Research underway to use virtual reality to control pain

Virtual reality is a state-of-the-art technology that allows users to be transformed into a virtual world.

"At the end of the game, you take off your goggles and you're just, wow. I was fighting drones in a space station just a second ago, and now I'm here in this arena and I can see my friends, and you can be happy you're safe and survived a zombie apocalypse," said JP Mullan, General Manager of Octane Raceway.

Virtual reality, or VR, is a computer technology that uses headsets to generate realistic images, sounds and other sensations that simulates a user's physical presence in a virtual environment. The Velocity VR gaming area at Octane Raceway allows people to escape reality and become actual characters in the game.

"It's 360 degrees. There's 64 cameras in the arena," said Mullan. "You can see up, down. You can crouch, you can hide behind things, you can run around different areas. You can work together as a team, which is really big, and you can communicate with each other about fighting off the zombies and the drones. You can have someone being a sniper, someone being on the floor or someone being a team leader. It's great for group activities or team building as well."

At Velocity, one can kill zombies or shoot down drones in a space station, in the free-roaming, multi-player virtual reality arena.

"It's truly immersive," said Mullan. "The graphics are amazing. It's really smooth when you transfer form one room to the next. You can see other competitors in the game as well as the walls in the game and it's truly immersive. When you feel like you're in the zombie survival game, you're in an alley way with zombies coming at you at all directions. In the singularity game you go through a space station and there's a walk way where you can actually, it feels like you're crossing a bridge and going up and down an elevator. When you're in the game, just the full sensory of the audio, the video, it's amazing."

The out-of-this-world technology is not just for gaming. Medical professionals are now taking notice of the technology's potential role in pain relief. At Banner University Medical Center Phoenix, a pilot program has been launched that will offer VR to expectant mothers in labor.

"Patients will be randomized. They don't get to choose," said Dr. Michael Foley with Banner Medical Center Phoenix. "They get randomized to getting this or not, but it's not standard of care at all according. That's why we're looking to find evidence to see if there's a potential opportunity to make the experience better."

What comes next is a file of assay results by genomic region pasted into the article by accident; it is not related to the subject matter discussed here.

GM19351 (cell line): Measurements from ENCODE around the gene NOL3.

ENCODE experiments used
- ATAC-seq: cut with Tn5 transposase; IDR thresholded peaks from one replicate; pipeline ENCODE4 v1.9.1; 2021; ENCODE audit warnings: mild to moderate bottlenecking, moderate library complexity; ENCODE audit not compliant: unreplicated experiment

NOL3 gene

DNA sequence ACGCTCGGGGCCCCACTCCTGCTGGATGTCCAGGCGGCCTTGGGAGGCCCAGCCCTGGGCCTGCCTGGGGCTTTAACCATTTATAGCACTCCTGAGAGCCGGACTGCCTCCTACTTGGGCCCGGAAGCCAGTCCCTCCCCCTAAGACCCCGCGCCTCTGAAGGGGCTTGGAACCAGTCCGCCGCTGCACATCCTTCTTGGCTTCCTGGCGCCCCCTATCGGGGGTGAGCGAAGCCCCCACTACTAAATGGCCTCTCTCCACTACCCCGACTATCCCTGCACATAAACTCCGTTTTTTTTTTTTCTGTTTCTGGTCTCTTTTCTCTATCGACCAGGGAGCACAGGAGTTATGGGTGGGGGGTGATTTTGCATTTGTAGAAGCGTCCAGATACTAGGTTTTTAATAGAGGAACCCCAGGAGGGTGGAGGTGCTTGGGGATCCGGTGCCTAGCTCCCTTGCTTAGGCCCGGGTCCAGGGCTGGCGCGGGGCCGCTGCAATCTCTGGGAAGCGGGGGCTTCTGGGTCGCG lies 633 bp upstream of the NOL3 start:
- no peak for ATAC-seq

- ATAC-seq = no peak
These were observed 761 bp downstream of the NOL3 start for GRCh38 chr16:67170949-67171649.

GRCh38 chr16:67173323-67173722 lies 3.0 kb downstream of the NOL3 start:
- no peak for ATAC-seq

Foley said although virtual reality can't physically take away pain, it could help.

"This is immersion therapy," said Foley. "With virtual reality tends to increase the DHEA, the wellness hormone, and really is a diversion and a new experience that allows your mind to compensate for the pain that's coming in, in a way that you tend to need less medication. Having virtual reality has been allowing women to be diverted enough to be able to go to this experience to have control over the pain, so they require less medication. In no way is it going to eliminate it, but it is going to give you much like the concentrated Lamaze techniques and breathing techniques that we've been using for decades on decades. This allows a different sort of experience to put you in that focus to get the same body reaction that those things did in the past."

VR will virtually take a delivering mother out of her hospital room, leaving her laying on a beach or taking a meditation class all while listening to soothing sounds.

"Imagine all of a sudden, you're immersed in this fantasy world and 360 degrees all around, up and down, around, there are things to see," said Foley. "Imagine yourself standing on a beach and hearing all of the sounds of the beach, looking around and seeing the mountains. Looking down at your feet and seeing the footprints you just made in the sand and hearing the ocean and the waves and the sand retracting, and really kind of being in the experience."

VR is completely drug free, and could even help expecting mothers skip pain meds altogether, which is becoming a popular trend among women, according to Foley.

"I think that all of those other types of medications have been around on decades on decades are not going to be supplanted by virtual reality," said Foley. "It's not going to come in and be the fix of everything. I do though think it's going to augment pain control. It may in some women who are at that border, that I really don't want all of this stuff, but I'm really having trouble right now I just need a little something. This might be the thing."